Indiana Jones and the Kingdom of the Crystal Skull starts perfectly. A group of teens are crowded in a jalopy tearing across the Nevada desert, Elvis' "Hound Dog" blasting on their radio. The car veers onto a highway and starts teasing with a convoy of army vehicles. The sequence climaxes with a minor road race between the hot rod and the lead army car. Then the scene ends as the convoy turns off the road toward a military base. The kids are never seen again, and nothing plot-worthy comes of their appearance.
What a way to start a movie fraught with astronomic expectations, one released 19 years after Indiana Jones and the Last Crusade, the hugely successful capper to what was, at the time, a trilogy. Long in development, with major plot points rumored and debated by legions of fans, Crystal Skull was a risky movie move. If it failed, it threatened to sully the reputation of the original trilogy, as the Star Wars prequels did to their cinematic siblings.
So the message sent by director Steven Spielberg in the opening: Sit back and relax. Have fun. Come along for the ride.
And that's exactly what Crystal Skull is: a thrill ride. With the exception of Raiders of the Lost Ark, this latest Indiana Jones installment most successfully captures the spirit of matinee serials from the 1930s and '40s, one of the primary cultural references of the films.
But the setting of Crystal Skull is 1957, and herein lies a major tonal shift from the previous Indiana Jones films. Crystal Skull reflects and is totally immersed in 1950s culture, just as the original trilogy was steeped in the '30s and was grounded in the build-up to World War II.
Crystal Skull wades in the paranoia of the Cold War in the throes of the Red Scare, the science-fiction literature and films of the '50s, and the teen spirit buoyant in the nascent rock-and-roll age. The Nazis of yesteryear are traded in for Soviet villains, with rapier-wielding Russian psionics warrior Irina Spalko (Cate Blanchett) as the chief baddie. Harrison Ford reprises his role as Indiana, but this time even the all-American hero can't escape being an FBI "person of interest," suspected of un-American activities.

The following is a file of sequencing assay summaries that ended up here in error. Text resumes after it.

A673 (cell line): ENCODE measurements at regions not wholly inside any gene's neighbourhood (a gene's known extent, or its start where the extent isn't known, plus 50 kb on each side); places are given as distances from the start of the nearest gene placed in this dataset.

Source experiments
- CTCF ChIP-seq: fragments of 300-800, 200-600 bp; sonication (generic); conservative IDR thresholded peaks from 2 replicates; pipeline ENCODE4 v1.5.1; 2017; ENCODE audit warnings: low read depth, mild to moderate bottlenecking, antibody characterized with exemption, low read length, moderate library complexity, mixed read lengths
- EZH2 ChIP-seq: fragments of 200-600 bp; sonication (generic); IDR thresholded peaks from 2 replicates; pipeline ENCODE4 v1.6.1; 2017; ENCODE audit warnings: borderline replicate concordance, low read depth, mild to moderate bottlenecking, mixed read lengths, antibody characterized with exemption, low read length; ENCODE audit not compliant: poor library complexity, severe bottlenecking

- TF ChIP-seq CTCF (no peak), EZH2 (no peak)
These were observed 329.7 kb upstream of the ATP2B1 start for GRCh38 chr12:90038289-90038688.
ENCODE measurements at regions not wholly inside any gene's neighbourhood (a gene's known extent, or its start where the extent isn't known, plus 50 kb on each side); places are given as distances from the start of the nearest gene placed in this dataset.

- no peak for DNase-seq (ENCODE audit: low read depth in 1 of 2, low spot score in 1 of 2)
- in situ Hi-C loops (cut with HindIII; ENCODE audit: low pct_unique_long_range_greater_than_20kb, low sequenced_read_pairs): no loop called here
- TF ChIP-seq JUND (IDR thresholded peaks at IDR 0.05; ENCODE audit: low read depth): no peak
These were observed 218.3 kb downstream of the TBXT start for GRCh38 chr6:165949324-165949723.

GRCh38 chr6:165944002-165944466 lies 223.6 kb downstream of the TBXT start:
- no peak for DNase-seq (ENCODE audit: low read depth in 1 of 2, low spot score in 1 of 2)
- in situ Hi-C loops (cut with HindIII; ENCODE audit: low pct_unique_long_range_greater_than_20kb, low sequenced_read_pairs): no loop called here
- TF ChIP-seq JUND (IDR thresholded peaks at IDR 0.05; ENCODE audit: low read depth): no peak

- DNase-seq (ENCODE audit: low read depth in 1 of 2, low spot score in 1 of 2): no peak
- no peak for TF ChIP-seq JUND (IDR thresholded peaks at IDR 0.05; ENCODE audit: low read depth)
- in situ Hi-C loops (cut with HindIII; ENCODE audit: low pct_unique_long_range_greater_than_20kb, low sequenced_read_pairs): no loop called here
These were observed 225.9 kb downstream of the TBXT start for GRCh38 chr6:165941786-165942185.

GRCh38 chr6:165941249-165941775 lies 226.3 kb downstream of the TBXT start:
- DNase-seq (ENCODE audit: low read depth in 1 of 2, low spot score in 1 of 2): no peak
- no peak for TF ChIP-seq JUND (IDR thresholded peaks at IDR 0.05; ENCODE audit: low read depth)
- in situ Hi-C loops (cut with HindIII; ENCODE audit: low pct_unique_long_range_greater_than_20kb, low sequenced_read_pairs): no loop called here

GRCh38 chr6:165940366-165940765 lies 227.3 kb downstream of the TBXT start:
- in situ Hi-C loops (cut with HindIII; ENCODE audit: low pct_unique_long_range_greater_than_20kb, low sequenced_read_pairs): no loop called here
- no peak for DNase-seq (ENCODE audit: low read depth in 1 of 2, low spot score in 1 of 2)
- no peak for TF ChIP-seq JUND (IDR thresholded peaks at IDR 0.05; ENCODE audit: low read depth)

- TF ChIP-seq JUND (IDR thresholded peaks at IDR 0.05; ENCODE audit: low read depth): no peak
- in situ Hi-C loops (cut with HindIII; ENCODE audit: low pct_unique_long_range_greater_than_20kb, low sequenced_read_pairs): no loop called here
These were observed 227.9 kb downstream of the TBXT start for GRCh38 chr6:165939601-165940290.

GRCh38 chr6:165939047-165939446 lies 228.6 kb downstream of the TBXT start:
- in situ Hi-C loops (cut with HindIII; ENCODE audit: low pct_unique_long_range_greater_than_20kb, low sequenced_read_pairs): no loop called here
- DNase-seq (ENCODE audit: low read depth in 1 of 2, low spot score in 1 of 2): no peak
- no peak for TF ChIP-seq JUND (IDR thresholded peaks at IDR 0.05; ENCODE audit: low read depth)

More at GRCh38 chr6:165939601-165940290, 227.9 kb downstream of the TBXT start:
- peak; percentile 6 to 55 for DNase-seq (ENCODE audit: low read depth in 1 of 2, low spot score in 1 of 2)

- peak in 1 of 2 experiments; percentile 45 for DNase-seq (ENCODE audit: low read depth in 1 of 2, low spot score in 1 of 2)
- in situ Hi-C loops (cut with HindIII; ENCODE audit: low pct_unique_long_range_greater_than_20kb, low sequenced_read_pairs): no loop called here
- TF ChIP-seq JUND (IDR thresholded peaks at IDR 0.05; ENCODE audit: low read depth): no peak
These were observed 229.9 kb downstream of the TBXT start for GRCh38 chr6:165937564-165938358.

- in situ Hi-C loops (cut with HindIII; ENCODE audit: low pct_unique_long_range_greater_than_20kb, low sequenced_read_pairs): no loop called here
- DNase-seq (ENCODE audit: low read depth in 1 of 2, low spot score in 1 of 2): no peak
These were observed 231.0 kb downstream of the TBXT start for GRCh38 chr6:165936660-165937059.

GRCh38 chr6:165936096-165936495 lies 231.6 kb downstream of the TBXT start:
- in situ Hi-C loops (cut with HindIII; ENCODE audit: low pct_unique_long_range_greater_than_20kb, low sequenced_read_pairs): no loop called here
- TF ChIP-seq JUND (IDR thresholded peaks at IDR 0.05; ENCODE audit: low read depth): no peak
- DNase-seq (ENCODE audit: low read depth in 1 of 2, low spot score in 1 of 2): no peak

The character Indiana is reintroduced in the middle of a bad jam. He and a fellow archaeologist/adventurer, George McHale (Ray Winstone), have been captured by Spalko and her Commie henchmen and ordered to help locate a mysterious artifact kept under lock and key in an Air Force warehouse.
Soon enough, though escaping from the Russkies, Indy has jumped out of the frying pan and into the fire: He stumbles unsuspectingly across the desert onto an atomic proving ground. The set piece — with Indy stuck in a mannequin town in the Nevada wastes as a nuclear bomb is detonated — is one of the best things in the whole damn movie series.
It's great to see Ford again in the defining role of his career. Crystal Skull notably takes place a couple of decades after the setting of Last Crusade, so the character and actor have aged at the same speed. When Indiana says, "It's not as easy as it used to be," there's no questioning the fact for the action actor. But Ford gamely does most of his own stunts, as usual, and if you see Indiana limping from time to time, well, it's all the more poignant. And Ford's acting, when Indiana reacts to seeing Marion Ravenwood (Karen Allen) for the first time in years, is absolutely priceless.
Blanchett works well for the most part as the villain. Though Spalko and Indiana don't have much chemistry, she's a formidable presence by herself. And listening to Blanchett's accent as she curls über-Russian consonants is a thing of joy.
Shia LeBeouf co-stars in a part that could have wrecked the whole ship. He's Mutt Williams, a Wild One wannabe who comes to Indy to enlist his help in tracking down Professor Oxley (John Hurt), his missing mentor and a former colleague of Jones'.
Though he's often used for comic relief, LeBeouf is no weak link — he's no Short Round (or Jar Jar Binks, for that matter). Though Mutt — who pulls out a comb to fix his hair when he's not flashing a switchblade — could easily have fallen into parody, LeBeouf plays him straight. He doesn't undermine the character for cheap laughs or force the anger brimming below the character's surface. He's a rebel with a cause.
The only real disappointing aspect of the film is that the archaeological hook isn't very sharp. It could just be personal preference, but mysterious crystal skulls aren't nearly as fascinating as the other artifacts sought after before.
Raiders and Last Crusade were especially great because the mysteries behind the Ark of the Covenant and the Holy Grail were as interesting in and of themselves as they were effective in serving as MacGuffins. I'd put the crystal skulls neck and neck with the glowing rocks from Temple of Doom in terms of intrigue.
Overwhelming everything, though, is the entertainment value of the film. Spielberg turns the swashbuckle knob to 11, proving again why he's one of the great directors of the age with boisterous, dynamic visuals. In fact, a film that could have been a throwaway or money grab, like Crystal Skull, may say a lot more about his skill as a director than more serious-minded efforts such as Saving Private Ryan, The Color Purple, or Munich.
Crystal Skull harkens back to an age when Foley artists got paid overtime to make sound effects and stuntmen got to risk their necks without a CGI net. I've hardly stopped thinking about it once in two days.
Indiana Jones and the Kingdom of the Crystal Skull